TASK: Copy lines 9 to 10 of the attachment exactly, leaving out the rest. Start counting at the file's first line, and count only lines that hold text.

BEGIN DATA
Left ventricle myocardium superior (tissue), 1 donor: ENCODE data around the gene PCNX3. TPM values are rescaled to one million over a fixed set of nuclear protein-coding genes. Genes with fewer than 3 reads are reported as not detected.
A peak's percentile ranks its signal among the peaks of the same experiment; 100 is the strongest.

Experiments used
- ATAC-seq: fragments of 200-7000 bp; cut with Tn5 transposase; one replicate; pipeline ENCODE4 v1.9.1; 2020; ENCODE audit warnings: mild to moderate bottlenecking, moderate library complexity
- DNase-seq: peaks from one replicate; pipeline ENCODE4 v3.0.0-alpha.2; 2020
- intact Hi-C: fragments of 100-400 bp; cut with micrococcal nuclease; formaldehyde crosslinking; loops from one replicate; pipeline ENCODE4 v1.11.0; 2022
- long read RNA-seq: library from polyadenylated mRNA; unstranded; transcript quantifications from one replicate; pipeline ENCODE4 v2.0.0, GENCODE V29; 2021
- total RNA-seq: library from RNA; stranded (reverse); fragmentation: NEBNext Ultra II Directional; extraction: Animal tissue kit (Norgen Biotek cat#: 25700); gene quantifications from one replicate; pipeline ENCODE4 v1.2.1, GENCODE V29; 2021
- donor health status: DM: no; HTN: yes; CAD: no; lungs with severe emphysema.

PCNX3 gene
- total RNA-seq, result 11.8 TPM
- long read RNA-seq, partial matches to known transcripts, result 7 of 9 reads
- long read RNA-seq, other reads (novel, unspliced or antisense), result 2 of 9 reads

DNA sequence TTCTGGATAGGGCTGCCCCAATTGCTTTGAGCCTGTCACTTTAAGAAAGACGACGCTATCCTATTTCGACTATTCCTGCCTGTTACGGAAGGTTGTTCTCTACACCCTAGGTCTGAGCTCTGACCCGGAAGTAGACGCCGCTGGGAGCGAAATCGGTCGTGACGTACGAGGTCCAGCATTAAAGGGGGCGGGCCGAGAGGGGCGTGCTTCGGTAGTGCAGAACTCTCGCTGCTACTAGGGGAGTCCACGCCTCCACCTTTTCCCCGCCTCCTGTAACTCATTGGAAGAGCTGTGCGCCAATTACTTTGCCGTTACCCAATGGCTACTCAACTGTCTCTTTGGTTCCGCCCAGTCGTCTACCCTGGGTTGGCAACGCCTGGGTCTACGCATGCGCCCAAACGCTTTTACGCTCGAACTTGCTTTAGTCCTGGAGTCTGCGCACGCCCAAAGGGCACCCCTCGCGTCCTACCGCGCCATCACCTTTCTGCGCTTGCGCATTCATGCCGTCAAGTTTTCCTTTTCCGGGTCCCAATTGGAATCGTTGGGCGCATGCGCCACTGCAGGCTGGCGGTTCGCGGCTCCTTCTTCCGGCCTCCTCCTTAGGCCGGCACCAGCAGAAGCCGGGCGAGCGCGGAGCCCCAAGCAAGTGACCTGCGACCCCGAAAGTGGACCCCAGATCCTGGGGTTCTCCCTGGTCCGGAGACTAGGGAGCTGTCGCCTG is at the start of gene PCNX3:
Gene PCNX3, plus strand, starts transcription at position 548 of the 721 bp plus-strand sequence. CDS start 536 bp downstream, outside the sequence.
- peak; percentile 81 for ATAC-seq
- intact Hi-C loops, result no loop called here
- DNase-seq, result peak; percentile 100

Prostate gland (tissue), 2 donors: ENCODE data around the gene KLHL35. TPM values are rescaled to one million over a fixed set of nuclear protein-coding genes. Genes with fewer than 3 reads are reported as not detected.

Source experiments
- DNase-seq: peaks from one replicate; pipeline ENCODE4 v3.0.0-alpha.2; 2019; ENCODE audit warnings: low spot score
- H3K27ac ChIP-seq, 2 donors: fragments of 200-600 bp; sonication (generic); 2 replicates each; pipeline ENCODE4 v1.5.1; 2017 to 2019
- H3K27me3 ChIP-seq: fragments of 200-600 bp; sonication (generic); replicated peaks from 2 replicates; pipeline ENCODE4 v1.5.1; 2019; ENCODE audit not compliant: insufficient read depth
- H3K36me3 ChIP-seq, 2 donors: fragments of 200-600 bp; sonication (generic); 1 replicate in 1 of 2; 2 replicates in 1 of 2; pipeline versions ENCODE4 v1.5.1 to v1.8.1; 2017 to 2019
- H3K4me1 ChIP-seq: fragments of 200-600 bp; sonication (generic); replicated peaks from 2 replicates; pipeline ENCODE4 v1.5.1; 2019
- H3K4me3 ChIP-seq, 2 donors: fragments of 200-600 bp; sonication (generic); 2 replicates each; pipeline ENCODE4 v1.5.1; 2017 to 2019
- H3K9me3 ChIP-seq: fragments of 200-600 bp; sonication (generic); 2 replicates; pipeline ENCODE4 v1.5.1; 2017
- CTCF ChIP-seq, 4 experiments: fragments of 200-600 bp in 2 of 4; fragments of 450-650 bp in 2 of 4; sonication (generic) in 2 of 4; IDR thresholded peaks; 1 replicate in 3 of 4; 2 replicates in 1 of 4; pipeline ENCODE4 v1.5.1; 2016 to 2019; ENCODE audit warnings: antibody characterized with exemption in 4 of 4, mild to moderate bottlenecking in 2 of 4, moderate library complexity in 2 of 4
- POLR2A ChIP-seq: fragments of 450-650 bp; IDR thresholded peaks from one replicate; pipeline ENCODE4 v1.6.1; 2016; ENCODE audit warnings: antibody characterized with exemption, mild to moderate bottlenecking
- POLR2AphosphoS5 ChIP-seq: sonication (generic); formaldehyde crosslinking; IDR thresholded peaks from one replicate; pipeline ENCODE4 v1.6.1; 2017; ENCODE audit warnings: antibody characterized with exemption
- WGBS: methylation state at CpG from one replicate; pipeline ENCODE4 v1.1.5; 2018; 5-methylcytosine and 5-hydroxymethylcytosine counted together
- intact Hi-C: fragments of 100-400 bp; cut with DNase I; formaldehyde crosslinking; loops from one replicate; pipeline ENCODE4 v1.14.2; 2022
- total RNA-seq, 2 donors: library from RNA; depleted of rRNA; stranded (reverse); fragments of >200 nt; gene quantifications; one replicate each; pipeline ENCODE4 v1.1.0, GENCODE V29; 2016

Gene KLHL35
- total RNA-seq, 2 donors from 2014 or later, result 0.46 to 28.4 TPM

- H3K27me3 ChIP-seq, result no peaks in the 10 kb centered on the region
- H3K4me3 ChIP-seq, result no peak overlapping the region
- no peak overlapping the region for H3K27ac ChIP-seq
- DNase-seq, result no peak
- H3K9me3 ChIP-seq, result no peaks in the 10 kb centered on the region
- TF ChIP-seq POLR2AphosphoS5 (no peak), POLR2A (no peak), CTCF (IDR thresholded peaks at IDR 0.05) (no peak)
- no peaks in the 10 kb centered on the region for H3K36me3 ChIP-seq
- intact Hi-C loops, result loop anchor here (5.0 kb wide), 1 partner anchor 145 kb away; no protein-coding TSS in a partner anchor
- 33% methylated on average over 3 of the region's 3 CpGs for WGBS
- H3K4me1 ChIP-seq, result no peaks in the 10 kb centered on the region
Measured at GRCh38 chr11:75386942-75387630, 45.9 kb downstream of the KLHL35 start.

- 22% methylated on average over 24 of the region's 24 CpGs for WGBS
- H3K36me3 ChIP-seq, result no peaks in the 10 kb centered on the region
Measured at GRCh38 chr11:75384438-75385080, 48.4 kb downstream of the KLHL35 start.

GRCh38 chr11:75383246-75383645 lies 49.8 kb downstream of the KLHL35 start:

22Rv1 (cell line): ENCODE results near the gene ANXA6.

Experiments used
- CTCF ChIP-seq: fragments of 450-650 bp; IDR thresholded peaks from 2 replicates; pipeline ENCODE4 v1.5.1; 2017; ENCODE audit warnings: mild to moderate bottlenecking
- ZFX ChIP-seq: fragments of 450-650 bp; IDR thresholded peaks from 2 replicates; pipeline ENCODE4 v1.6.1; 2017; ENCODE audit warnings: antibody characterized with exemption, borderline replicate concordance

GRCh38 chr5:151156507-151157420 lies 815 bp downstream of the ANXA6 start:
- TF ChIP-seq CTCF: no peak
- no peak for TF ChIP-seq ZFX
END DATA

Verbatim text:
- donor health status: DM: no; HTN: yes; CAD: no; lungs with severe emphysema.

PCNX3 gene